A building that has stood the test of time
In the 2nd arrondissement, at the corner of the Grand Rue and the rue de la Bonneterie, is the Hôtel de Cabre, the oldest building in Marseille still visible today. It was built in 1535 on the orders of Consul Louis de Cabre, a Marseilles merchant and alderman, from whom it takes its name. It is located on the edge of the Old Port, just a few metres from the City hall and the Hôtel Dieu.
Also known as the house of the Alderman de Cabre, the hotel attracts the attention of passers-by because of its imposing façade and its mullioned windows. With a completely different appearance from the surrounding buildings, the building combines a Gothic and Renaissance style that immediately strikes tourists on holiday in Marseille. The effigy of the consul and that of his wife can be seen on the front of the building, next to a statue of Saint James which pays tribute to Louis’ father, Jacques de Cabre. In 1941, the hotel was classified as a historic monument by decree for its facades.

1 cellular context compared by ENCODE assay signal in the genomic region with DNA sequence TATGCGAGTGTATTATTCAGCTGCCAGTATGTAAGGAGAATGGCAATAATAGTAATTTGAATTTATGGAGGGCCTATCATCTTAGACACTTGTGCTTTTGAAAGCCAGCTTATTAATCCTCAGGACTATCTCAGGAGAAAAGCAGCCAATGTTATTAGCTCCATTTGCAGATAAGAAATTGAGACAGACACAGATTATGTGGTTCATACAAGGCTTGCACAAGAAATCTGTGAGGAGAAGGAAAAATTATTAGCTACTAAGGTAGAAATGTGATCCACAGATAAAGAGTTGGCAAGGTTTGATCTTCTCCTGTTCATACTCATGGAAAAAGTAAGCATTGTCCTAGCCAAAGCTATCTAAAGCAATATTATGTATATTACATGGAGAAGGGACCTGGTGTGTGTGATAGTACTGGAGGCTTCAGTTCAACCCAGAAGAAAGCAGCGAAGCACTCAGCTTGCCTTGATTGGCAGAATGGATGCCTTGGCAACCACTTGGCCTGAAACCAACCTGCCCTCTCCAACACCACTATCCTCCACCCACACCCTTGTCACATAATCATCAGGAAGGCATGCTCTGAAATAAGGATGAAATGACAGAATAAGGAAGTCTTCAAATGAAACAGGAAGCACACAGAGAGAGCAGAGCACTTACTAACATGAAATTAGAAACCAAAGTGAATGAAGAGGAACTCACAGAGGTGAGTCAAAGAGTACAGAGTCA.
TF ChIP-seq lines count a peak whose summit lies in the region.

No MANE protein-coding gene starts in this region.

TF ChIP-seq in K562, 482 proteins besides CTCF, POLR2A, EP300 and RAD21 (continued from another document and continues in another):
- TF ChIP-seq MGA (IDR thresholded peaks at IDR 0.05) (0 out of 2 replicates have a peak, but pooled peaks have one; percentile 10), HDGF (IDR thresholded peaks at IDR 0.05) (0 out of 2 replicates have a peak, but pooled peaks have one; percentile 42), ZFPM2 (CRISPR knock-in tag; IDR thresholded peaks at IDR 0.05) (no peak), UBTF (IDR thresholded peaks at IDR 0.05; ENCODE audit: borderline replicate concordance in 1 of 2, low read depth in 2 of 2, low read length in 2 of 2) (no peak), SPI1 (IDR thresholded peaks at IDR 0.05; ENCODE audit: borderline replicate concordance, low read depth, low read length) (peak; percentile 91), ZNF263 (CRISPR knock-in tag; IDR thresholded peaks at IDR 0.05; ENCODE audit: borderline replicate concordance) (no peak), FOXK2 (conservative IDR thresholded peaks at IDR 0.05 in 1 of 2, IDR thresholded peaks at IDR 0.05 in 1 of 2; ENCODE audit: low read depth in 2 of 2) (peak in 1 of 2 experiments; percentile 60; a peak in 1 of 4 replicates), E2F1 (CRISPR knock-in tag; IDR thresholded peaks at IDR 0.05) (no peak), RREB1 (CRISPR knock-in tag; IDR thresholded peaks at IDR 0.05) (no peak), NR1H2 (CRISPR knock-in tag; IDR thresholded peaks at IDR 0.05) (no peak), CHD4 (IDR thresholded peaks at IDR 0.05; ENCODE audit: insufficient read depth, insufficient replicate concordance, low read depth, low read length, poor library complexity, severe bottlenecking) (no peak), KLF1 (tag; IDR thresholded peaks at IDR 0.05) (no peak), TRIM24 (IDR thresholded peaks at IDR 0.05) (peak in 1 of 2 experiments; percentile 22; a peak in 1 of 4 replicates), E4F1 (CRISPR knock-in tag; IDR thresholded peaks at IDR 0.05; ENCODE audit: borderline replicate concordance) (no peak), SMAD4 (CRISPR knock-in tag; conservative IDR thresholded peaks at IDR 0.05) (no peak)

The Hôtel de Cabre has survived several centuries without suffering too much damage. During the French Revolution, opponents of the monarchy destroyed the coat of arms with the fleur-de-lys adorning the house, considered a royal symbol. In 1943, following the Marseille roundup, the Germans – on Hitler’s orders – destroyed almost all the streets around the north bank of the Old Port. According to the Nazi regime, this area of the Bouches-du-Rhône had to be razed to the ground because it was supposedly dangerous. The demolition operation took place from 3 to 19 January 1943. Only a few buildings of historical value were preserved, including the Hôtel de Cabre and the Maison Diamantée.